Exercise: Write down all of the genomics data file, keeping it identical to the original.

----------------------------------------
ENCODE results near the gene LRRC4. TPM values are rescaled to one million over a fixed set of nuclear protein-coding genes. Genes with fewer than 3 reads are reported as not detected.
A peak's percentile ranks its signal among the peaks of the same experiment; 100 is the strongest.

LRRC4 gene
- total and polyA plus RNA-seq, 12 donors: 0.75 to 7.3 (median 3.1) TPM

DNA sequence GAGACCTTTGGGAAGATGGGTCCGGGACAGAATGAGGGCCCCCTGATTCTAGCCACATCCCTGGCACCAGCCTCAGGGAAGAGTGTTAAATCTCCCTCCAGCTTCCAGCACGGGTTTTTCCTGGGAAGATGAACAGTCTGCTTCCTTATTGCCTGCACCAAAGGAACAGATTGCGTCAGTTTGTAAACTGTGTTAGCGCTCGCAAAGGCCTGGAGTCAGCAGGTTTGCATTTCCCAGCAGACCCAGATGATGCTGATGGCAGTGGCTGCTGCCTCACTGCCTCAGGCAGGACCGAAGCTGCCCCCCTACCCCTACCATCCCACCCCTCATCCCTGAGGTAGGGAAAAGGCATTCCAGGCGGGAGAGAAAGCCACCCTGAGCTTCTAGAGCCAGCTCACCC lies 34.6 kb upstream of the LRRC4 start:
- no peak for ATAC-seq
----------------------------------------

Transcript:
ENCODE results near the gene LRRC4. TPM values are rescaled to one million over a fixed set of nuclear protein-coding genes. Genes with fewer than 3 reads are reported as not detected.
A peak's percentile ranks its signal among the peaks of the same experiment; 100 is the strongest.

LRRC4 gene
- total and polyA plus RNA-seq, 12 donors: 0.75 to 7.3 (median 3.1) TPM

DNA sequence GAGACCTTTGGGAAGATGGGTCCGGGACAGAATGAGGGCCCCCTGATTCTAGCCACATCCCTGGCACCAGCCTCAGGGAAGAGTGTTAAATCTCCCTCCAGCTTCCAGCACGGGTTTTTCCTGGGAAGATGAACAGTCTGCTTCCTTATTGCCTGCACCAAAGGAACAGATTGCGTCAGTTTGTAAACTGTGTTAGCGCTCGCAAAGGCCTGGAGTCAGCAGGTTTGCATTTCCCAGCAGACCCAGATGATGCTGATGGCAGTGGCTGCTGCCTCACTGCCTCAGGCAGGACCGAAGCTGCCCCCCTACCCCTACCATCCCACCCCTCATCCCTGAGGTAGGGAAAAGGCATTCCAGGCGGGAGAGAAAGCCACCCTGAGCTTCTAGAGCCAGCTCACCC lies 34.6 kb upstream of the LRRC4 start:
- no peak for ATAC-seq